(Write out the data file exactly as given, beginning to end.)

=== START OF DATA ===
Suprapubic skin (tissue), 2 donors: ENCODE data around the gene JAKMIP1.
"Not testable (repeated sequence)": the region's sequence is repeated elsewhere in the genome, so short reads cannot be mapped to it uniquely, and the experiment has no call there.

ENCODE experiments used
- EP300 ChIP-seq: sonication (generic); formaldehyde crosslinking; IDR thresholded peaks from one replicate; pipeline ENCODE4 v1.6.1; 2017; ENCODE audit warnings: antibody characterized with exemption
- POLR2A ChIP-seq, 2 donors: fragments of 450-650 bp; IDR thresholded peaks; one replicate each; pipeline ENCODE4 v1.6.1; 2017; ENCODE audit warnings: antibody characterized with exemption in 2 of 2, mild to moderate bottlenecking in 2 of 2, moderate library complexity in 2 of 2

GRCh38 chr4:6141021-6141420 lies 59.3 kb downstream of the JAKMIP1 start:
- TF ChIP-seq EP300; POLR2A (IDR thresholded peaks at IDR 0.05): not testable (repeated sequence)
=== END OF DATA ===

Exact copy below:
Suprapubic skin (tissue), 2 donors: ENCODE data around the gene JAKMIP1.
"Not testable (repeated sequence)": the region's sequence is repeated elsewhere in the genome, so short reads cannot be mapped to it uniquely, and the experiment has no call there.

ENCODE experiments used
- EP300 ChIP-seq: sonication (generic); formaldehyde crosslinking; IDR thresholded peaks from one replicate; pipeline ENCODE4 v1.6.1; 2017; ENCODE audit warnings: antibody characterized with exemption
- POLR2A ChIP-seq, 2 donors: fragments of 450-650 bp; IDR thresholded peaks; one replicate each; pipeline ENCODE4 v1.6.1; 2017; ENCODE audit warnings: antibody characterized with exemption in 2 of 2, mild to moderate bottlenecking in 2 of 2, moderate library complexity in 2 of 2

GRCh38 chr4:6141021-6141420 lies 59.3 kb downstream of the JAKMIP1 start:
- TF ChIP-seq EP300; POLR2A (IDR thresholded peaks at IDR 0.05): not testable (repeated sequence)